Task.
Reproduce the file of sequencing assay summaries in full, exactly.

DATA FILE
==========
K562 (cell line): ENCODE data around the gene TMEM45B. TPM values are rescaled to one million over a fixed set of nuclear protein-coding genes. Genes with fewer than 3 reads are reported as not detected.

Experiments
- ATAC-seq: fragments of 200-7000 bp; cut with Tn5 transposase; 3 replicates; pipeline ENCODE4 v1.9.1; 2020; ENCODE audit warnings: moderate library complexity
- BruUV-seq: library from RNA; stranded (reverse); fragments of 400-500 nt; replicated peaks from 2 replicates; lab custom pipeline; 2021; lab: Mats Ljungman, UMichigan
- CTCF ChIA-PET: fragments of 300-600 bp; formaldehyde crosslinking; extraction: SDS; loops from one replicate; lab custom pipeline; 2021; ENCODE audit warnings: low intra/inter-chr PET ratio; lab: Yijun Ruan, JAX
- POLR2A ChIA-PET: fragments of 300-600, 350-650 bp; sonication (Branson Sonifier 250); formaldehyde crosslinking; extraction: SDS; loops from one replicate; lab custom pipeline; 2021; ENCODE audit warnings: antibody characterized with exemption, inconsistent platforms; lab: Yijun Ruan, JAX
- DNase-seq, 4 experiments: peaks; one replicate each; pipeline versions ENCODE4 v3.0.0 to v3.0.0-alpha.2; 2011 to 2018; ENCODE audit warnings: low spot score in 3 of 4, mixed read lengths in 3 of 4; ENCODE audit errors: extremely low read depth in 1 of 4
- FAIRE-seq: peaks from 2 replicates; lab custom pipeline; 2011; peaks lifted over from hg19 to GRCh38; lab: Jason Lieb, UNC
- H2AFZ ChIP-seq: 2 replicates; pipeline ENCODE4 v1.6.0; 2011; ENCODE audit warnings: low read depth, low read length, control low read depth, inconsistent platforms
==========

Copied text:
K562 (cell line): ENCODE data around the gene TMEM45B. TPM values are rescaled to one million over a fixed set of nuclear protein-coding genes. Genes with fewer than 3 reads are reported as not detected.

Experiments
- ATAC-seq: fragments of 200-7000 bp; cut with Tn5 transposase; 3 replicates; pipeline ENCODE4 v1.9.1; 2020; ENCODE audit warnings: moderate library complexity
- BruUV-seq: library from RNA; stranded (reverse); fragments of 400-500 nt; replicated peaks from 2 replicates; lab custom pipeline; 2021; lab: Mats Ljungman, UMichigan
- CTCF ChIA-PET: fragments of 300-600 bp; formaldehyde crosslinking; extraction: SDS; loops from one replicate; lab custom pipeline; 2021; ENCODE audit warnings: low intra/inter-chr PET ratio; lab: Yijun Ruan, JAX
- POLR2A ChIA-PET: fragments of 300-600, 350-650 bp; sonication (Branson Sonifier 250); formaldehyde crosslinking; extraction: SDS; loops from one replicate; lab custom pipeline; 2021; ENCODE audit warnings: antibody characterized with exemption, inconsistent platforms; lab: Yijun Ruan, JAX
- DNase-seq, 4 experiments: peaks; one replicate each; pipeline versions ENCODE4 v3.0.0 to v3.0.0-alpha.2; 2011 to 2018; ENCODE audit warnings: low spot score in 3 of 4, mixed read lengths in 3 of 4; ENCODE audit errors: extremely low read depth in 1 of 4
- FAIRE-seq: peaks from 2 replicates; lab custom pipeline; 2011; peaks lifted over from hg19 to GRCh38; lab: Jason Lieb, UNC
- H2AFZ ChIP-seq: 2 replicates; pipeline ENCODE4 v1.6.0; 2011; ENCODE audit warnings: low read depth, low read length, control low read depth, inconsistent platforms